He has entrenched for a generation the once-reviled, once-radical Bush/Cheney Terrorism powers of indefinite detention, military commissions, and the state secret privilege as a weapon to immunize political leaders from the rule of law. He has shielded Bush era criminals from every last form of accountability. He has vigorously prosecuted the cruel and supremely racist War on Drugs, including those parts he vowed during the campaign to relinquish — a war which devastates minority communities and encages and converts into felons huge numbers of minority youth for no good reason. He has empowered thieving bankers through the Wall Street bailout, Fed secrecy, efforts to shield mortgage defrauders from prosecution, and the appointment of an endless roster of former Goldman, Sachs executives and lobbyists. He’s brought the nation to a full-on Cold War and a covert hot war with Iran, on the brink of far greater hostilities. He has made the U.S. as subservient as ever to the destructive agenda of the right-wing Israeli government. His support for some of the Arab world’s most repressive regimes is as strong as ever.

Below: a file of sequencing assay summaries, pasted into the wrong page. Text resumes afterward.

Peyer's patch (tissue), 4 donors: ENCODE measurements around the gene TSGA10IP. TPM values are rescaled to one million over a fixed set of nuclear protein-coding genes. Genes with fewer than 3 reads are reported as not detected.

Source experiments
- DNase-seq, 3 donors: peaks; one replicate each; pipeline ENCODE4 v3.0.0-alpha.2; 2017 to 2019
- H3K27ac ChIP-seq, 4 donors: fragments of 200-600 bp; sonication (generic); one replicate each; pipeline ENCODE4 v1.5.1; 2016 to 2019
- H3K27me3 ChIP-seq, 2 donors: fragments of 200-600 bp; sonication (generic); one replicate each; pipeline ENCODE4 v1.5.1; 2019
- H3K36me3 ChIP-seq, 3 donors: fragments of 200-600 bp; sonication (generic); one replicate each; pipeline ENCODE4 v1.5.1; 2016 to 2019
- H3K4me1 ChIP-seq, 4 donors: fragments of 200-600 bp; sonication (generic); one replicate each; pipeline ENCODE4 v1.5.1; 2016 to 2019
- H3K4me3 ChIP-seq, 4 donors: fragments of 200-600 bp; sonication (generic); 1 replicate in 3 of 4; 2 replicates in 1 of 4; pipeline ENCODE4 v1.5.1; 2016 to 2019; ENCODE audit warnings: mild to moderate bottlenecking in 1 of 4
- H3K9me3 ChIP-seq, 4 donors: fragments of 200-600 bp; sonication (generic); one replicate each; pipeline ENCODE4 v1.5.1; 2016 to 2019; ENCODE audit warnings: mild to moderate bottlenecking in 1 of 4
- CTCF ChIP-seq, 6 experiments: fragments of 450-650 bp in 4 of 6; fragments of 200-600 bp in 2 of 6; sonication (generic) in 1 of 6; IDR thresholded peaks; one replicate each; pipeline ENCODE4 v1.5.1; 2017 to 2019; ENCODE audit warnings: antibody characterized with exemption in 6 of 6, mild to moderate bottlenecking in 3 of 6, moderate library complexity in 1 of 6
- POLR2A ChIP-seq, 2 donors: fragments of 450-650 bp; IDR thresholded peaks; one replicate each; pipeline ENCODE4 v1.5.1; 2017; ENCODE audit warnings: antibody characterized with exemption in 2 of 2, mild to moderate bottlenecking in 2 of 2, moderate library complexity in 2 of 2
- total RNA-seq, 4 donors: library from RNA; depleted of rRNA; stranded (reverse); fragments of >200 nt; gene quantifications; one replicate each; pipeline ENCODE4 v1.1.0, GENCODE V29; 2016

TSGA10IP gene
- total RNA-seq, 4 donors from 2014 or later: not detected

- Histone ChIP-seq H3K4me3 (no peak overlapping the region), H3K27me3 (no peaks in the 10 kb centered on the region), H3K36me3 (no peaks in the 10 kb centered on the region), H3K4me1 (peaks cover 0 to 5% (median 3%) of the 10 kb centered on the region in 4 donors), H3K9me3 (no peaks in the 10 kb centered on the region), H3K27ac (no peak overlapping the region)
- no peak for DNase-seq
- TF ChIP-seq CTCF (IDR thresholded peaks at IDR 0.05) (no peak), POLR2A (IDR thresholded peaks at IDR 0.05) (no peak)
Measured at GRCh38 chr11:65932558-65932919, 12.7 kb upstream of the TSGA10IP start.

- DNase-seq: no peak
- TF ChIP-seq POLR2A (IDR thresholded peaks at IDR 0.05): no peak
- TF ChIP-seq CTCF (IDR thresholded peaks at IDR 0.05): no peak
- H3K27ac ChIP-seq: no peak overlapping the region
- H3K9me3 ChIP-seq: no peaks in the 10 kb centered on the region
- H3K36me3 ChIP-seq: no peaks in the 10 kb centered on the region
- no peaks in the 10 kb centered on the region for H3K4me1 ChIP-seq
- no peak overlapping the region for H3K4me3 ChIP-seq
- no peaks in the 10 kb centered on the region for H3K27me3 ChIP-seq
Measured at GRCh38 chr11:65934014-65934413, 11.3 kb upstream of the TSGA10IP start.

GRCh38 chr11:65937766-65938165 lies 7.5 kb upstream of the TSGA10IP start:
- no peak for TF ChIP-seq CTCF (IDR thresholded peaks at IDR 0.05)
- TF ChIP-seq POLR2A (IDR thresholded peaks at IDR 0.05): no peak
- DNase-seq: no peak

This is very confusing. To combat the confusion, many progressives fall back on issues where they agree with the President, and disagree with Paul, which happen to be issues around social policy, and involve more visceral, tribal issues like the right to choose and civil rights. They deride people like Glenn as saboteurs, trying to undermine our last, best hope to stave off the evil depredations of conservative governance. And they bring up the Courts, both the Supremes and the Federal Circuit. It's hard to write about this clearly, but it's even harder to think clearly--the dissonance is internally deafening.

Stoller points out that there is conflict in the liberal commitment to a large Federal government that does good because a large government can also do evil: